Fonterra has revised its forecast payout for the 2018/19 season from $6.25-$6.50 per kgMS to $6.00-$6.30 per kgMS.
It’s also reported its first quarter performance:
- Forecast Farmgate Milk Price range: $6.00 – $6.30 per kgMS
- Forecast earnings per share range: 25-35 cents
- Forecast New Zealand milk collections: 1,550 million kgMS, up 3%
- Sales volumes: 3.6 billion LME, down 6%
- Revenue: $3.8 billion, down 4%
- Gross margin: $646 million, down $14 million
- Gross margin percentage: 17%, up from 16.6%
- Operating expenses: $656 million, up 3%
- Capital expenditure: $188 million, up $46 million
Fonterra Chairman John Monaghan says the revision in the forecast Farmgate Milk Price range is due to the global milk supply remaining stronger relative to demand, which has driven a downward trend on the GlobalDairyTrade (GDT) index since May.
“Since our October milk price update, production from Europe has flattened off the back of dry weather and rising feed costs. US milk volumes are still forecast to be up one per cent for the year,” says Mr Monaghan.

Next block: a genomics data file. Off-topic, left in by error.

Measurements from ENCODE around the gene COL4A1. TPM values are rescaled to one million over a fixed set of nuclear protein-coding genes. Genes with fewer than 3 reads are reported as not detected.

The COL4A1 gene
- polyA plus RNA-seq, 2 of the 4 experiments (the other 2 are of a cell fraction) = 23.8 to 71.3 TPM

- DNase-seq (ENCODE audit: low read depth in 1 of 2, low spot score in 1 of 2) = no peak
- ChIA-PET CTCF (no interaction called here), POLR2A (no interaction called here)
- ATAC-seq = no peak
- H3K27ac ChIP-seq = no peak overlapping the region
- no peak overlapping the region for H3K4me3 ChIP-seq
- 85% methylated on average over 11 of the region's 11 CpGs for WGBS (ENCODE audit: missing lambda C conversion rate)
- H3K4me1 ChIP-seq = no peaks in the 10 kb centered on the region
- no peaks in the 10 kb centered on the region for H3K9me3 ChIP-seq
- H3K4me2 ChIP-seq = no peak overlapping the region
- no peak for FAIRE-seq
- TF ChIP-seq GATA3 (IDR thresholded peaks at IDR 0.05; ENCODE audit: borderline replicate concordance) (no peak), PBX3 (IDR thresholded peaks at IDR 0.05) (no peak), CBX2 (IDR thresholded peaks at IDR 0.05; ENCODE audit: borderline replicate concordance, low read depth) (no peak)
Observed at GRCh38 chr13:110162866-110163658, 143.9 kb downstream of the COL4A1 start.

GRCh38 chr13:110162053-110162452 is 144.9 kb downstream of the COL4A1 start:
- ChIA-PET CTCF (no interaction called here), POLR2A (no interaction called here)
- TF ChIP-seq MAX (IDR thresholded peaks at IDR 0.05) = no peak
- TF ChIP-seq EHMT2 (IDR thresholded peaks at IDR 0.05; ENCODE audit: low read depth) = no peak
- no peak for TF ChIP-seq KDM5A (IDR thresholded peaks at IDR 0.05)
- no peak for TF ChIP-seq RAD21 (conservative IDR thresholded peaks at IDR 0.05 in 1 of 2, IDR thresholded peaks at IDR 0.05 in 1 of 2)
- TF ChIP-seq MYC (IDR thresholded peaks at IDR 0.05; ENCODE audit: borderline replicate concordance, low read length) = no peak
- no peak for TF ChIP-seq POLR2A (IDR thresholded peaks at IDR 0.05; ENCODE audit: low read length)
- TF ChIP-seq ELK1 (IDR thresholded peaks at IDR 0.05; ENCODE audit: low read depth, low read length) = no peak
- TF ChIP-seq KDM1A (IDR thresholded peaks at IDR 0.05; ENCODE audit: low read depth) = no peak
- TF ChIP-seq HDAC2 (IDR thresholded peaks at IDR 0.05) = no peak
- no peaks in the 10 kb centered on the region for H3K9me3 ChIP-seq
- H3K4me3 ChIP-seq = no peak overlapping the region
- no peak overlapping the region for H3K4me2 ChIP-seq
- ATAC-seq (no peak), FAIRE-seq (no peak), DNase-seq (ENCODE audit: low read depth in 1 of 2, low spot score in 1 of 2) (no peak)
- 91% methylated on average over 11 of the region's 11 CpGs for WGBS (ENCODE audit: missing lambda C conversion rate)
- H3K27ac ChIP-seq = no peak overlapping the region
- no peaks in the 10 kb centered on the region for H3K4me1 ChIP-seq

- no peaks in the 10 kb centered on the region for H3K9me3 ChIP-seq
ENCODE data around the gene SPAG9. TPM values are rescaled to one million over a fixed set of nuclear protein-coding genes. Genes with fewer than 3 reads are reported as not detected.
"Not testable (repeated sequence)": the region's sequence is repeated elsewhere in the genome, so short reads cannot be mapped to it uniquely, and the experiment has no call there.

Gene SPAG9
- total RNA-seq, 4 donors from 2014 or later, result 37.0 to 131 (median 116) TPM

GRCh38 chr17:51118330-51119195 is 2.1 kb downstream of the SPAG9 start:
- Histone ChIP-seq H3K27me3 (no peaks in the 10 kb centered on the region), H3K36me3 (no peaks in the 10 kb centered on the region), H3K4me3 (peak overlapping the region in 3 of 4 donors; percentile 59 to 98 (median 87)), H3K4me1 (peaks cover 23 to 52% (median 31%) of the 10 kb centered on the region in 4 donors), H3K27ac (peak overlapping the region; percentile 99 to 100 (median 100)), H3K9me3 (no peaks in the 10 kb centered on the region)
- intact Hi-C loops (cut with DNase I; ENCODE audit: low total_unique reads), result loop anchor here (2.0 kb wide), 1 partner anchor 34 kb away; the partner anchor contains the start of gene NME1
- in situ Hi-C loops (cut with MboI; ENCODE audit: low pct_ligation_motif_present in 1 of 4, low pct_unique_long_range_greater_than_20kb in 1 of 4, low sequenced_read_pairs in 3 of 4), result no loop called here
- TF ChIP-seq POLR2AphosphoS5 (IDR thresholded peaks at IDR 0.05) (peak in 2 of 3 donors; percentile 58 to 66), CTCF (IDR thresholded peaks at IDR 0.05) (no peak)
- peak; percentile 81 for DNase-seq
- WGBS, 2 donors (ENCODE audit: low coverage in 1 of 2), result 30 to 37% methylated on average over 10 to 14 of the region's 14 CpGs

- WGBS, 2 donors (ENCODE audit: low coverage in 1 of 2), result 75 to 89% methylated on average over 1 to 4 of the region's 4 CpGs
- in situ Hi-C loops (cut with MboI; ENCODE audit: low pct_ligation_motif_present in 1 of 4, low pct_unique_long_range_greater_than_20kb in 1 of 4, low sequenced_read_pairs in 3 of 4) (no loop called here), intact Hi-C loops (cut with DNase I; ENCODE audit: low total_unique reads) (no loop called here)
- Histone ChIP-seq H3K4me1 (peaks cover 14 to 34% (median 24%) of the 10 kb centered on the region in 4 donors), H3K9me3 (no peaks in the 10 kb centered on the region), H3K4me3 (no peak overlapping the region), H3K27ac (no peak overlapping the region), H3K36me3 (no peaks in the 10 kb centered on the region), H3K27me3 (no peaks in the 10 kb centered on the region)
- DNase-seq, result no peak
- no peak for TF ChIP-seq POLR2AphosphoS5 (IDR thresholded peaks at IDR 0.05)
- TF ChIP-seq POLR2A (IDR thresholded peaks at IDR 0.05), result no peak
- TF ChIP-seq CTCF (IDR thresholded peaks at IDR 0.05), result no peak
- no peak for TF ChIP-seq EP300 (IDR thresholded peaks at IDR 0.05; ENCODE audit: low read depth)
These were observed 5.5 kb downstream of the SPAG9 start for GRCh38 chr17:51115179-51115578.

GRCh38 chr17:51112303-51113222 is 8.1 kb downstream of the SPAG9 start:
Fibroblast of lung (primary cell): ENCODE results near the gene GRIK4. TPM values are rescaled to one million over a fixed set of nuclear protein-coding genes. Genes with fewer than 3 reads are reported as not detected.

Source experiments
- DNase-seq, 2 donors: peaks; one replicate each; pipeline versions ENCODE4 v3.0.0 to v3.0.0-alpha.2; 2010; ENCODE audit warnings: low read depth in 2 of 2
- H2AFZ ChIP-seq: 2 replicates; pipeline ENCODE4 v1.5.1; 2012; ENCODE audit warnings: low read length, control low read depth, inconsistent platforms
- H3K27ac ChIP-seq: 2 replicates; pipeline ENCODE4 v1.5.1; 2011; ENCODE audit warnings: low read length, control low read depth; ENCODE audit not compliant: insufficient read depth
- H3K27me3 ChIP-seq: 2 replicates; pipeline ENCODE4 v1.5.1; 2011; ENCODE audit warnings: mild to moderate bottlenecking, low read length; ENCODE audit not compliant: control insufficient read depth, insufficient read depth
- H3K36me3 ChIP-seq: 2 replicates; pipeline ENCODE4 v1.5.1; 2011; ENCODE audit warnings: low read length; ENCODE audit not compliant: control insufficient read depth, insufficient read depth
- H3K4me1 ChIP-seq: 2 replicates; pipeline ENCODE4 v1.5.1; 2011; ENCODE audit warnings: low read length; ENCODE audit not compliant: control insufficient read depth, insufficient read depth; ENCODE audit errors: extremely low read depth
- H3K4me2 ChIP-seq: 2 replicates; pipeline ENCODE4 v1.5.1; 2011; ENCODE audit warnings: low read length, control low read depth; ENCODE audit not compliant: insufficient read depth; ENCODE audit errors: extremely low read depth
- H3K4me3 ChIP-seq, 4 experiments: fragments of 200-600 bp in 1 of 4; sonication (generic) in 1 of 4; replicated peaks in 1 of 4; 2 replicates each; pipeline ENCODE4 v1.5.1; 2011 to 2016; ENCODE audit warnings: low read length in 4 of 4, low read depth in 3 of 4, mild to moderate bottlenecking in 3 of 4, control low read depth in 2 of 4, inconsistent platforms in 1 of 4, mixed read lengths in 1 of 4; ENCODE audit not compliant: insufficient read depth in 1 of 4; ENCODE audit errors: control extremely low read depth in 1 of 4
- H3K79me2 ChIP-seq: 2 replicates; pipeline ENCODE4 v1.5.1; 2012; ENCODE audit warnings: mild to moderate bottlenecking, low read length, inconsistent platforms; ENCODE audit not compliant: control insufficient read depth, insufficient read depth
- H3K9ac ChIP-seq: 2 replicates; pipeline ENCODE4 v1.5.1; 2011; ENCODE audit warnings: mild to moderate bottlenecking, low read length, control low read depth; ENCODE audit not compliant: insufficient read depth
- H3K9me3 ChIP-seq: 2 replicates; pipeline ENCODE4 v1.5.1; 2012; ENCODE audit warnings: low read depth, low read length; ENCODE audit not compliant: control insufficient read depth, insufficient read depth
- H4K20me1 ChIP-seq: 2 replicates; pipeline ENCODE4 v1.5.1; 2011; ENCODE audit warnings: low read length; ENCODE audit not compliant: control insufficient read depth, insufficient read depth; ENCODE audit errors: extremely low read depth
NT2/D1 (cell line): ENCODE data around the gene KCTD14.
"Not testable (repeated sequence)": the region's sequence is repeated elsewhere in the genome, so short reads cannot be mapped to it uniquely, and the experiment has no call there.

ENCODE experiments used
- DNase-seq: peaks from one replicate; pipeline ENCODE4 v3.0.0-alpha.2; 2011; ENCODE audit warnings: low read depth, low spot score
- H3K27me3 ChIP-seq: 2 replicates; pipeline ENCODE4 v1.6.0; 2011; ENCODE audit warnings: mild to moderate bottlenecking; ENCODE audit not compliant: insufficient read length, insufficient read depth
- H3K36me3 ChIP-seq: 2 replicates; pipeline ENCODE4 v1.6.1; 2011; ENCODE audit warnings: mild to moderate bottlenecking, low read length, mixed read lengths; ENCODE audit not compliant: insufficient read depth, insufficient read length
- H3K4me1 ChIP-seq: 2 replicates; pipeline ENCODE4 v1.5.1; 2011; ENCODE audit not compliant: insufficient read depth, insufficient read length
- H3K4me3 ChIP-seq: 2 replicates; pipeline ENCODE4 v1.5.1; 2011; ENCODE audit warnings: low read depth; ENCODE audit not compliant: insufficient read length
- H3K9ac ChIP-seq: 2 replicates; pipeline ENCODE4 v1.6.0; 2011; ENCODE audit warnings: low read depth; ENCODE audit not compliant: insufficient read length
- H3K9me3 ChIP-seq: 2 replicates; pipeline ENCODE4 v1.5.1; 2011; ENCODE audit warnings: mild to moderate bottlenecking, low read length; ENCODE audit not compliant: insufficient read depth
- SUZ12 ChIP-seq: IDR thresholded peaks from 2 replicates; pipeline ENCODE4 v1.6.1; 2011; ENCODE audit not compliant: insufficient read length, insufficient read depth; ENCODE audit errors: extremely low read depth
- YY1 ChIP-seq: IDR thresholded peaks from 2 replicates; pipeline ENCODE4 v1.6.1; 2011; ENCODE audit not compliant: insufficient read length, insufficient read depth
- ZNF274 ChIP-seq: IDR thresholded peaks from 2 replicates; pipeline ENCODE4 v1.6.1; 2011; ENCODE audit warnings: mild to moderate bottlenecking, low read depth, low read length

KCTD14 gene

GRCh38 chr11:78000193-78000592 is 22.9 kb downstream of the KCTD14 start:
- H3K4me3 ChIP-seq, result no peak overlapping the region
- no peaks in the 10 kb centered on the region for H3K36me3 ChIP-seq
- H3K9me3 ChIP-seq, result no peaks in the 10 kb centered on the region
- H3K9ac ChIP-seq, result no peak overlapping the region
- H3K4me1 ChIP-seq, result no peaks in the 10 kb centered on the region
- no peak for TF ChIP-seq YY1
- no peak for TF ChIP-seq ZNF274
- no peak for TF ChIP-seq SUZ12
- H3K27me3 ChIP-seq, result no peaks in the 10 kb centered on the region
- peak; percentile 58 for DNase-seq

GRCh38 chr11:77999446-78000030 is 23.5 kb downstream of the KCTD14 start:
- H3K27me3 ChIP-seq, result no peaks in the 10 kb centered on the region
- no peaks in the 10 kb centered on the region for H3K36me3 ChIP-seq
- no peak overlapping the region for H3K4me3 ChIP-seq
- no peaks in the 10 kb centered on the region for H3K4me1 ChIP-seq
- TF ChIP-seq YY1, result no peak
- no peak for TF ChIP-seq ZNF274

“Here in New Zealand, we are maintaining our forecast collections at 1,550 million kgMS. NIWA is saying its likely we will see an abnormal El Nino weather pattern over summer and this could impact our farmers’ milk production.
“Demand from China and Asia remains strong. However, we are seeing geopolitical disruption impacting demand from countries that traditionally buy a lot of fat products from us.
“Today’s forecast range assumes dairy prices will firm across the balance of the season. This is consistent with the views of other market commentators.
“There are still a number of unknowns in the global demand and supply picture and we recommend farmers budget with ongoing caution. Fonterra’s Advance Rate has been set off a milk price of $6.15 per kgMS.” . .
The drop in the forecast price isn’t a surprise.
The small lift in the GlobalDairyTrade price index this week, follows months of price falls.
While the drop is neither unexpected nor welcome, most farmers and shareholders would be reasonably relaxed about a payout of $6 or more.
The supply of milk has been up across the country but successive days of heavy rain over the last few weeks will have had an impact. Few herds will have been able to maintain peak supply for long and milk production will be dropping faster than budgeted for.